Gli Azzurri are always an unknown quantity and show so much promise, which sadly does not deliver as often as it should. They are capable of good solid play with some mercurial running as they have shown in various matches, but in the past, too often fades into disarray. However, there is a proud and robust seam of confidence emerging in the team – with focus, discipline and having the power to be effective for 80 minutes – this now the norm rather than the exception. Under Head Coach Kieran Crowley, the Italian team is beginning to make their mark. Beating Australia at the end of 2022, and France definitely felt the pressure of the Italians much improved attach in the recent Six Nations (France won just by 29 -24) – and let’s not forget that epic final try when they beat Wales last year. (Who can forget Josh Adams handing his Player of the Match medal to Ange Capuozzo!)

In Pool A alongside the powerhouses of New Zealand and France, Italy will be looking to move up a gear with each match and hoping for a shock result against either of the giants – or realistically a third place to qualify further. Starting against Namibia then Uruguay, two matches, which although a challenge, will hopefully settle them and grow confidence before facing New Zealand and finally the hosts France. With the second youngest squad in the tournament, with an average age of 27 years, this is an Italian team who have belief in how they have developed and grown in recent seasons – and know they are capable of upsetting some of the bigger names.

Captain: Michele Lamaro – one of the nicest players in World Rugby, respectful and a great team player. Superb at tackling.

Player to Watch:  Several contenders in this much in this young squad – Palo Garbisi is becoming a lynchpin on the pitch but for me it is the incredible Ange Capuozzo, thankfully back after injury, who will attract much attention for his speed, intelligent read of play – and hopefully tries!

For more information about Italian Rugby –

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What to Eat & Drink whilst watching the Azzurri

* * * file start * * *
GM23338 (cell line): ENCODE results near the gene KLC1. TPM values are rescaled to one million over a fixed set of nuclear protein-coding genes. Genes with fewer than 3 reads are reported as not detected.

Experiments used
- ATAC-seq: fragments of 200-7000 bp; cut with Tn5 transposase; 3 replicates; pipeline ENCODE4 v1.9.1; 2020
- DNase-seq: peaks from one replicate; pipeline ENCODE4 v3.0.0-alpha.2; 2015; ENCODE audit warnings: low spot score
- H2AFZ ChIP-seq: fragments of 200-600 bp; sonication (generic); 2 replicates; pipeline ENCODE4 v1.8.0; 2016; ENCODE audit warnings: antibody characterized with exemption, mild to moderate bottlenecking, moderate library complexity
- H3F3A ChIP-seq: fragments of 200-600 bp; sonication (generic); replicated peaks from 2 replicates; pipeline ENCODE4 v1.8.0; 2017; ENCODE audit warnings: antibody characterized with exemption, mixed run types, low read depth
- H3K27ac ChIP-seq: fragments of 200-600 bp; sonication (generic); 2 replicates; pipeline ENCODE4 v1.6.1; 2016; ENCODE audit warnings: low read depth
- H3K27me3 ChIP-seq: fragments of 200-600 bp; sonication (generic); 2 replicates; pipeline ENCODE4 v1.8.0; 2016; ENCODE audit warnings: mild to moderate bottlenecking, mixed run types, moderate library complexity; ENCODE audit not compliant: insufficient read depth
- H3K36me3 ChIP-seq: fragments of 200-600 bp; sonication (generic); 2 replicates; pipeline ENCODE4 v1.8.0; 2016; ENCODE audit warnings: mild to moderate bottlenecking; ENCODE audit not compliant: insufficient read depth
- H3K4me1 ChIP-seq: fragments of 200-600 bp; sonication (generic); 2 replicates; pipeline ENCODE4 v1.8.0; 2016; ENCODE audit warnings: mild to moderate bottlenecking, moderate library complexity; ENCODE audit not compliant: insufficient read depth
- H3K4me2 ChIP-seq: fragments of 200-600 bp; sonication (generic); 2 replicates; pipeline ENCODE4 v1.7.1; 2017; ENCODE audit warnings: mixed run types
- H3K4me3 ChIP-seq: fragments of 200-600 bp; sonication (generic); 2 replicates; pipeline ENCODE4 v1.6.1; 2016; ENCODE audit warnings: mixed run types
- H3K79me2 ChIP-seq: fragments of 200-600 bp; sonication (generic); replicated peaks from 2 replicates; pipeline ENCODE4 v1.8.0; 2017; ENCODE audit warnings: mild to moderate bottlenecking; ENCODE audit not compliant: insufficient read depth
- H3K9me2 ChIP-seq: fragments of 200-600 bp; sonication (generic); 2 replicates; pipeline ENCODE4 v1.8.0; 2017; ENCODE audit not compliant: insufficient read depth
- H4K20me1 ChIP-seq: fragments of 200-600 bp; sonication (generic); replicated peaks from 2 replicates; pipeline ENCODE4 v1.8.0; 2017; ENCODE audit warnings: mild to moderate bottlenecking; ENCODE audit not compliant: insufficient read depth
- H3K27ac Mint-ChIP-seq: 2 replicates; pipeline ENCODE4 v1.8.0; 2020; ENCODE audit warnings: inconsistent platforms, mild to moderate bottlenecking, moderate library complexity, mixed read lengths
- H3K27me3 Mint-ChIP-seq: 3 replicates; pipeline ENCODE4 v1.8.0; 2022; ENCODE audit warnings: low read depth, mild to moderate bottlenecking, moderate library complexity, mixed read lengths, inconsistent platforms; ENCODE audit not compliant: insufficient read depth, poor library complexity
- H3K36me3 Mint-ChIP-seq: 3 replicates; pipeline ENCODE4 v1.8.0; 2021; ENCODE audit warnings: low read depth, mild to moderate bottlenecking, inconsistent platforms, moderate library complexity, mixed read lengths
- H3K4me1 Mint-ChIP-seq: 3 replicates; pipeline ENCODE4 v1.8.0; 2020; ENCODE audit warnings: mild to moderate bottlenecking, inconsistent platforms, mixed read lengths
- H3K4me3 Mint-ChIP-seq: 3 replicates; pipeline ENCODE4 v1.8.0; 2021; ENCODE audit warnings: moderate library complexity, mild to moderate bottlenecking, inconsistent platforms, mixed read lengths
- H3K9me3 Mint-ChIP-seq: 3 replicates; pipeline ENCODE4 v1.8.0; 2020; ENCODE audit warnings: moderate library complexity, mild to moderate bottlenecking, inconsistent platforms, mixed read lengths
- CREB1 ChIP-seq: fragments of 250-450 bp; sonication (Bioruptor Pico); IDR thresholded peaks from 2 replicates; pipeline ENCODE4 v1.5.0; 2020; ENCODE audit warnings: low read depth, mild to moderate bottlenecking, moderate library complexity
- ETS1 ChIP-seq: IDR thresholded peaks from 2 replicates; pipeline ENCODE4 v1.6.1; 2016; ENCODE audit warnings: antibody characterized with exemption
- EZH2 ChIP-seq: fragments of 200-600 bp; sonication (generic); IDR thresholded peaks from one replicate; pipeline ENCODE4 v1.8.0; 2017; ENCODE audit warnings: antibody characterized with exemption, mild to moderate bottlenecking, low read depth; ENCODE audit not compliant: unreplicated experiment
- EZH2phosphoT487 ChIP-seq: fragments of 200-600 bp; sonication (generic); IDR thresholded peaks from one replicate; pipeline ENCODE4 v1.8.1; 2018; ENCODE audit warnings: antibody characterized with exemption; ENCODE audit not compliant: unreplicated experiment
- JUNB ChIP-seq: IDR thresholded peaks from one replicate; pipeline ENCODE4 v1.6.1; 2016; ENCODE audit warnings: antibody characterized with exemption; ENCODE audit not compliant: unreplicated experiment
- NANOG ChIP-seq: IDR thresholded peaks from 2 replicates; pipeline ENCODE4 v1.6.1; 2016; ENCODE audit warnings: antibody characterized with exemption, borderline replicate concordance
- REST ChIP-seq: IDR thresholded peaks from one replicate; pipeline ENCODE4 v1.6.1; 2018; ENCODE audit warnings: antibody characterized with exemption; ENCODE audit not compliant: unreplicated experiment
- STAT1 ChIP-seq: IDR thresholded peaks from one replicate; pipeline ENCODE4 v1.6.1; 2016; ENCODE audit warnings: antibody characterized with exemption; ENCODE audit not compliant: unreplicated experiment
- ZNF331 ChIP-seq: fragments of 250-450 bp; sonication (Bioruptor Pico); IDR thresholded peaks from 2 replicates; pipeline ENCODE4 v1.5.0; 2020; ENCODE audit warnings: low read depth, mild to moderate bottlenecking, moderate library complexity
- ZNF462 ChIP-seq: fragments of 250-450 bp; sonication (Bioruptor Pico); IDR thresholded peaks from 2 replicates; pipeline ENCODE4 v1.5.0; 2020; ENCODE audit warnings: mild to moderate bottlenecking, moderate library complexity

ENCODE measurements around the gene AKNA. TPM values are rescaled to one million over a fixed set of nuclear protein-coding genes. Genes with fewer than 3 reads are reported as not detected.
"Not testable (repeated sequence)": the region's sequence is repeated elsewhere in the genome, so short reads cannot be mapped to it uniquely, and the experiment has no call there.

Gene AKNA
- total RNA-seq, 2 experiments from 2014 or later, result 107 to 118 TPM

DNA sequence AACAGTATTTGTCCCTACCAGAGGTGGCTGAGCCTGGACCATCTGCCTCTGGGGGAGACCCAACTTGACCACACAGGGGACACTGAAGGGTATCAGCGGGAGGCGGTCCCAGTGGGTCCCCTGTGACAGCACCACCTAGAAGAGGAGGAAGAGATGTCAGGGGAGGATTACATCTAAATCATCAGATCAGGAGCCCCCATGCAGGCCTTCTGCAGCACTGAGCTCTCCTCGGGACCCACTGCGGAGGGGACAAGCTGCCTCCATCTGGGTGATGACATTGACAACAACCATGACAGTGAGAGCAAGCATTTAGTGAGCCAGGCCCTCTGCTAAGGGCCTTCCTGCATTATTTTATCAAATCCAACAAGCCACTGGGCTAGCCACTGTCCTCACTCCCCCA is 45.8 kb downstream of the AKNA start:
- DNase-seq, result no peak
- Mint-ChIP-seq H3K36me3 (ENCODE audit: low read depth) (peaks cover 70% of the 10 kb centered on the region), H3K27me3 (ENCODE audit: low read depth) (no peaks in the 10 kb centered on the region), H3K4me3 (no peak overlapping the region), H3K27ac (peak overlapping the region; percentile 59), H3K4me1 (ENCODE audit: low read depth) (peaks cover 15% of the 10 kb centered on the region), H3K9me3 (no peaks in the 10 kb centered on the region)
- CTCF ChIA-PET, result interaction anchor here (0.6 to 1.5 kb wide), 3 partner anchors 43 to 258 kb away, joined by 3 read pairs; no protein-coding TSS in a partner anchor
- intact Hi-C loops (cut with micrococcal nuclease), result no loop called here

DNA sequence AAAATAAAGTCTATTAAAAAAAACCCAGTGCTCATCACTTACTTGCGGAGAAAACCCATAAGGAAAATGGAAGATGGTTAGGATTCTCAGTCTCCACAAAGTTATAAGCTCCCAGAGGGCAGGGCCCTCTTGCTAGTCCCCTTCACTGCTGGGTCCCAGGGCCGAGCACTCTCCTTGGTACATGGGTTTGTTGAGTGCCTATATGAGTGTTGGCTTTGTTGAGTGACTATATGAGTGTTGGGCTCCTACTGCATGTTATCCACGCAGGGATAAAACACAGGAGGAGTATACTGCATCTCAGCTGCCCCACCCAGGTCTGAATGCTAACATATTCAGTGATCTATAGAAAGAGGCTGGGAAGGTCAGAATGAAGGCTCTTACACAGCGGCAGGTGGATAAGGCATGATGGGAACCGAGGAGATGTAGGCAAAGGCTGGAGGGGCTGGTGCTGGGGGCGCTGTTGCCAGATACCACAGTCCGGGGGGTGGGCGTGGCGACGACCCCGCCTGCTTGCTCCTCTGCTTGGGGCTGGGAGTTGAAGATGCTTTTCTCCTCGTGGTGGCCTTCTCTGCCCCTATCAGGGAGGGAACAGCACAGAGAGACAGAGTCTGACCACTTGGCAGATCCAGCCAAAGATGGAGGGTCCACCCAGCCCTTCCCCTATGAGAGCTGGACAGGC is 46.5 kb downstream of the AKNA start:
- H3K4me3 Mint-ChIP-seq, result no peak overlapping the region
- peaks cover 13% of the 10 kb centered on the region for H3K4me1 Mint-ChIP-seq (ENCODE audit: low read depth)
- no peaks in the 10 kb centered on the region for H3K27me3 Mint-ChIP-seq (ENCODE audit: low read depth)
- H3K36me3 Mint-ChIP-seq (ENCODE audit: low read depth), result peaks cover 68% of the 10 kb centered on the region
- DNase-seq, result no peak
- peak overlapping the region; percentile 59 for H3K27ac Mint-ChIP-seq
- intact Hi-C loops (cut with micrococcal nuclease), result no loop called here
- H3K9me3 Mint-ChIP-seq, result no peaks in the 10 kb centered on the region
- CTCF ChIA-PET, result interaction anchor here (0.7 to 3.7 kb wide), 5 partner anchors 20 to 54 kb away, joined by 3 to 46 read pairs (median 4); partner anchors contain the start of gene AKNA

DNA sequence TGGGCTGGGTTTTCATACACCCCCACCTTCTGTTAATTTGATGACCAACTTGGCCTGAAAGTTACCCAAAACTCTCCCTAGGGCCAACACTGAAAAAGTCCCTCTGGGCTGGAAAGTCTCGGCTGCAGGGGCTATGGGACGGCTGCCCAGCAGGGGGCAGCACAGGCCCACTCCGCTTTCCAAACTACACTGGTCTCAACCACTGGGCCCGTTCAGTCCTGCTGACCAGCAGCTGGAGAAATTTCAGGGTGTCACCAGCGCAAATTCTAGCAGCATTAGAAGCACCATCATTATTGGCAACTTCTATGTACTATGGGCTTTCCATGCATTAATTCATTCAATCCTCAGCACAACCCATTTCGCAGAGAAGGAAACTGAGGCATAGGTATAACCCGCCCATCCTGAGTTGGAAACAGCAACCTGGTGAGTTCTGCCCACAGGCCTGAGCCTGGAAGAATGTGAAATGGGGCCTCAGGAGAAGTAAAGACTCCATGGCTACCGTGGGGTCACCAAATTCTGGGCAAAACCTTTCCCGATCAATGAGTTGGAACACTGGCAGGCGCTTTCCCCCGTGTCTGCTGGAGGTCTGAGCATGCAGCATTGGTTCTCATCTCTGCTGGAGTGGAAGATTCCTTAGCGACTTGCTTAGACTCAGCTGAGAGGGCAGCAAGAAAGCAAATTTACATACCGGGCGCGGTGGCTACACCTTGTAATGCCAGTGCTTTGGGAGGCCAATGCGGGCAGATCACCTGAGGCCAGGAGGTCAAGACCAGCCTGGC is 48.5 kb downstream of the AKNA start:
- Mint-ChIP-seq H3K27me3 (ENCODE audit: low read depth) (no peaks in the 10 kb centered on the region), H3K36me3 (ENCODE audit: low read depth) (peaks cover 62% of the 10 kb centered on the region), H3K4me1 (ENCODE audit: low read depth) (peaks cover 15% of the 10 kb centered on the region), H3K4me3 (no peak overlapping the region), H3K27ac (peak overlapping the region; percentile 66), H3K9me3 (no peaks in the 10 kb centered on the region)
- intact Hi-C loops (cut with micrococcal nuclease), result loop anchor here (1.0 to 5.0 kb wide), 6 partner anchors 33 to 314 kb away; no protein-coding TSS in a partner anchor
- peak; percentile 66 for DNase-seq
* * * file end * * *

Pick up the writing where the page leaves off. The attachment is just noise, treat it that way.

Food: Italy is still blessed with a great regional difference in its food and so there is quite simply nothing that can be defined as “Italian”.  So below is a suggestion of various match day friendly foods from various parts of Italy, that won’t distract too much from the play!

Antipasto platter – the simplest of all to create as it is assemblage not cooking! Any good deli should stock a range of quality products that can be simply arranged artistically but worth looking on line for some great produce as well:  green queen olives, a selection of cured meats – but make sure they are the real McCoy but checking they are DOP or IGP marked. Culatello is the queen of Parma ham and worth searching out – especially made by the lovely Spiegaroli family, But you also need some salami – maybe fennel salami, plus some coppa (cut from the neck), speck from the Alto Adige region and maybe even some lardo, 

A mixed antipasti would not be complete without some griddled artichokes and some pickled vegetables – giardniera – which are easy enough to make (see Jamie Oliver for a recipe) and maybe some baby onions pickled in balsamic vinegar.  

For something from the sea, white anchovies (not the tinned ones) would be a good addition. Then add a variety of crostini – which is all about the bread, so do get Pane Pugliese from (avail Waitrose). Once toasted, add either fresh chopped tomato & basil – chicken liver pate – pesto of whichever variety takes your fancy , topped with chopped mozzarella – fig & ham – the combinations are endless……..

To source some authentic Italian products, you could try the ever brilliant 

For a delicious cheese platter – do visit . Choose classics such as to Gorgonzola Dolce for the blue, regal Parmigiano Reggiano (with some chestnut honey to drizzle over it) Pecorino from sheep milk and of course some Taleggio. But they have an awesome selection of formaggi so try some lesser-known ones such as:

La Tur – an exquisite, triple cream cheese from Piemonte

Brunet Alta Langa – Soft goat’s cheese

Castelmagno – the King of Cheeses. Crumbly and unmistakable (any leftover makes great sauce for gnocchi)

Occelli al Barolo – Sweet grassy alpine cheese, which is coated in Nebbiolo grapes, from Barolo wine, aged in oak barrels. 

Pecorino Moliterno – Sardinian pecorino which is infused with black truffles whist aging. 

Smoked Burrata – Mozzarella stuffed with offcuts of mozzarella & cream and then naturally smoked over beech for a smoky taste.

Before you pop out to buy this bounty – then put the dough for Paul Hollywood’s  (  Green Olive breadsticks to prove – it’s a super easy recipe and guaranteed to impress  (I tend to use half the number of olives that are in his book).